The seven minutes of Rumore (Noise) simply present, frame after frame, a barefoot man walking through the city centre of Milan without ever stopping. The flow of images is, however, constantly ‘disturbed’ by other images that are overlaid, a film-within-a-film that interrupts the first one.READ MORE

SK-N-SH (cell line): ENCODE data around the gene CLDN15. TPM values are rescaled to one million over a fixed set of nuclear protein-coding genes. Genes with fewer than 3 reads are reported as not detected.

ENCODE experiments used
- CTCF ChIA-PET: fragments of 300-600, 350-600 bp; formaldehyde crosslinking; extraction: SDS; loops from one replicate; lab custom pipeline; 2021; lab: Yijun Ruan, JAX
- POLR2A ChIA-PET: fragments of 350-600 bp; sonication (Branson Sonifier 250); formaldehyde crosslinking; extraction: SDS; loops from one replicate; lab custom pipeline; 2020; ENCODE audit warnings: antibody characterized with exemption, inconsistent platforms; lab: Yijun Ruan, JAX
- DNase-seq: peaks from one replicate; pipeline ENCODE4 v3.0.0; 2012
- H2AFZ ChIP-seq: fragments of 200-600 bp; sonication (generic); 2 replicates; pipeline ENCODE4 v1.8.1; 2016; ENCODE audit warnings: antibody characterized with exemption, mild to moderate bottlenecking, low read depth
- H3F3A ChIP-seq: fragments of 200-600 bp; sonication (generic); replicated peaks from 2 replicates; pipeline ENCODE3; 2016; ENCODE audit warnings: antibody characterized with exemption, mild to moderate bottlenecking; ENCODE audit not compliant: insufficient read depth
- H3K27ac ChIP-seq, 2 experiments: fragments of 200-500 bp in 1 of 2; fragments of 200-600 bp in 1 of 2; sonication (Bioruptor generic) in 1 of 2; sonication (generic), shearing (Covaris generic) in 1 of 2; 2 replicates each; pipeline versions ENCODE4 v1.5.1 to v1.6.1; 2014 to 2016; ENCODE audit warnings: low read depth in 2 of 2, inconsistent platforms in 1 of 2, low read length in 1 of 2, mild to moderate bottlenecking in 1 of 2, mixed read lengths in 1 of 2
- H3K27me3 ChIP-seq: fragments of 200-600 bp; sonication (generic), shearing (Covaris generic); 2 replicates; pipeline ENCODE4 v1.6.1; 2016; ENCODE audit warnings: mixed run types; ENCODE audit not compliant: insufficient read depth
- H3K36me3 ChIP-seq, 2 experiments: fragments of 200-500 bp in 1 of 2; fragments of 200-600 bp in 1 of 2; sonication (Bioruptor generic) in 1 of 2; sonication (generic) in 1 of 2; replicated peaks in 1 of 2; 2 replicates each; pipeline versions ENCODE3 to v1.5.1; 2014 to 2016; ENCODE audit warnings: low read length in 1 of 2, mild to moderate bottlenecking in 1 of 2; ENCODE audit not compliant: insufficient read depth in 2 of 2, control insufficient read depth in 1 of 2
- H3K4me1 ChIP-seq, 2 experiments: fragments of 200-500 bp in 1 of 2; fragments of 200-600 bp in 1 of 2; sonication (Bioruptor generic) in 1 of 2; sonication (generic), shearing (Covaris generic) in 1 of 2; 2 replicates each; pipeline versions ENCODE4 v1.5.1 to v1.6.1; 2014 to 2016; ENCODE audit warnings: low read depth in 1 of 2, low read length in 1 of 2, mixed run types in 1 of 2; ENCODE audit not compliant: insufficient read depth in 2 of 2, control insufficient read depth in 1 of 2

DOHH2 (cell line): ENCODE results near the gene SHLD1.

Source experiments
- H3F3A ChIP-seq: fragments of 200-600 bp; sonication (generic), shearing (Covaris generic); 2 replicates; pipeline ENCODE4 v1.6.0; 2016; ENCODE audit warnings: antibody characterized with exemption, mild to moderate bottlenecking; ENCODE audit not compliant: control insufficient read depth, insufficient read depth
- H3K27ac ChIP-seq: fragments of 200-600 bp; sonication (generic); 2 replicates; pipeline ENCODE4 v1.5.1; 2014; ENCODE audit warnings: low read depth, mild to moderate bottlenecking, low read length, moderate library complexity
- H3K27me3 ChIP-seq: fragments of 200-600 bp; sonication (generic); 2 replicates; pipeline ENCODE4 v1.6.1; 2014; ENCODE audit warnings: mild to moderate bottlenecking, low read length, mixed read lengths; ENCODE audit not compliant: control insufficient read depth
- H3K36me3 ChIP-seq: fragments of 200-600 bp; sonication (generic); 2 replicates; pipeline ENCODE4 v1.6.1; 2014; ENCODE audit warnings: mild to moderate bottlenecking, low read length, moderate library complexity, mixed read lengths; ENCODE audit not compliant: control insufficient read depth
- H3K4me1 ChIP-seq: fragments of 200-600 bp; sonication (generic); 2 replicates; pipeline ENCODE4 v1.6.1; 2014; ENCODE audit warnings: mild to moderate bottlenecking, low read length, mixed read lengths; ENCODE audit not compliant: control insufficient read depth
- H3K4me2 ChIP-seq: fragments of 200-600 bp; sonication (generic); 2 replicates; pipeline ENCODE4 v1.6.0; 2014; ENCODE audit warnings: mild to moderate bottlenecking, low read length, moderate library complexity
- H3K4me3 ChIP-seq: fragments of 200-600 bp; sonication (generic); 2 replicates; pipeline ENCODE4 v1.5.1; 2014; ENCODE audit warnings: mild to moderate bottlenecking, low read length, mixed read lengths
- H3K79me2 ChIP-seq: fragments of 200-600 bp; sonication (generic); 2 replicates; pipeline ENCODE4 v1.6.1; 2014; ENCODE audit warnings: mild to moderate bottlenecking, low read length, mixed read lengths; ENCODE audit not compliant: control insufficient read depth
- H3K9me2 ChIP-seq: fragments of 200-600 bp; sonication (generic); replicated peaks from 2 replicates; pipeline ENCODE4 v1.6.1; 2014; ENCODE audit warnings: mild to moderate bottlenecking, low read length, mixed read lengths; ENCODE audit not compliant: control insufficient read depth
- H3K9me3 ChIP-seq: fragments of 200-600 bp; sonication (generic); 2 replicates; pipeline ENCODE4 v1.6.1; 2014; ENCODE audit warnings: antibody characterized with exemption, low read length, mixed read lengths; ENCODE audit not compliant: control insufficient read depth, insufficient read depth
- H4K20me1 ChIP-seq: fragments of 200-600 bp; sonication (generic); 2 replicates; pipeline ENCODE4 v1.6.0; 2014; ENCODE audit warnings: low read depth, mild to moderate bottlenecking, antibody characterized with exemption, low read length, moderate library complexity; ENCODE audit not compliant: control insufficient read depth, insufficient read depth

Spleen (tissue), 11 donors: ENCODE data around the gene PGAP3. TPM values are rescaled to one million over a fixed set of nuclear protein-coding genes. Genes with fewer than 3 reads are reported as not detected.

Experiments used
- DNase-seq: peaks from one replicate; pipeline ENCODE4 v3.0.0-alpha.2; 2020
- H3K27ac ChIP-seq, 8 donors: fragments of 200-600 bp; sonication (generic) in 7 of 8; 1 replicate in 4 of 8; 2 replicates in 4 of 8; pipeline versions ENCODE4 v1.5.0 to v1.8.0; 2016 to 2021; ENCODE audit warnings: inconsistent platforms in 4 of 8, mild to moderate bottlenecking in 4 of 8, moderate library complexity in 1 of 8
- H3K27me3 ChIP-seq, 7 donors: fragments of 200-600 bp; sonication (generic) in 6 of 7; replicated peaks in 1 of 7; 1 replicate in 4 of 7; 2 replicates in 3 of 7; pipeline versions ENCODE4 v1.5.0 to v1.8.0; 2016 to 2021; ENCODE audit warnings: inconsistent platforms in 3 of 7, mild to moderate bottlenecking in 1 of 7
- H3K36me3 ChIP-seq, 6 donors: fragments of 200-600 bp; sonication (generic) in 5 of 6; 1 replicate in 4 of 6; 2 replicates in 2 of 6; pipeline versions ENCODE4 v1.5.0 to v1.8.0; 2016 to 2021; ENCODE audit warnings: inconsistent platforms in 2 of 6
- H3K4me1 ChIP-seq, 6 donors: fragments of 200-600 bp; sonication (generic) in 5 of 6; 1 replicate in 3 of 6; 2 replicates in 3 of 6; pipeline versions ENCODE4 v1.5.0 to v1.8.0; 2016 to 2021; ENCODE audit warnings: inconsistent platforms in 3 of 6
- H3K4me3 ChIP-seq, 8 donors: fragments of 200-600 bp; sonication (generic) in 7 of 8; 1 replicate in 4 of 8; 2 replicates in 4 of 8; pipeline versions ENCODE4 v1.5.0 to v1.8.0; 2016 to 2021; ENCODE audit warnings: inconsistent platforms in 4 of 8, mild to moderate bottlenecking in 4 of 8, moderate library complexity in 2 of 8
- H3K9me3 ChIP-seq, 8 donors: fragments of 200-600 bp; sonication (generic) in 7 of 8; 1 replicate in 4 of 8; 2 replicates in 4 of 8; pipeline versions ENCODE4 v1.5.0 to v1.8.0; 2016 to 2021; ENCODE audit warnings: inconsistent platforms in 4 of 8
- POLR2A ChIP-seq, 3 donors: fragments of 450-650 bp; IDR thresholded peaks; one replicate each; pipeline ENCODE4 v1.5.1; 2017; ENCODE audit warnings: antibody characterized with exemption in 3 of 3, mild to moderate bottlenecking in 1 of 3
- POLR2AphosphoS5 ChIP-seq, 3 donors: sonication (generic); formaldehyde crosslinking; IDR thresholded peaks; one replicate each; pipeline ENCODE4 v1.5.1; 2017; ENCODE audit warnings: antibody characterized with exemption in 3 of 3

This element of discontinuity consists of unexpected intercuts that assault the viewer with images of poor down-and-outs, homeless people and beggars. The unfiltered parallel world of marginalization is revealed through the raw, aggressive noise of the city. Instead, the uninterrupted walking of the key figure through the crowd is accompanied by a particularly alienating soundtrack, taken from ‘Vibractions’, a sound installation by the artist dating from 1978. We never see the face of the barefoot man. During his wanderings, he enters three churches, and the noise of the world goes in with him. Each time a churchgoer is disturbed during their silent contemplation, and they shush him. Forced to leave, he returns to the outside world, the noise following him like a burden he carries. The last scene shows him walking away, disappearing into the sky. His identity is never revealed. The whole framework of the video develops as an investigation of an unknown person whose wanderings – in a crowded Milan, full of people shopping, everyone with their mobile phones ready to snap a photo or a selfie – are a disruptive element. The ‘request for sense’ that Rumore puts forward is urgent, forcing the viewer to reflect. The intercuts of the marginalized world disturb our daily lives, casting a crude light on a reality that cannot be ignored.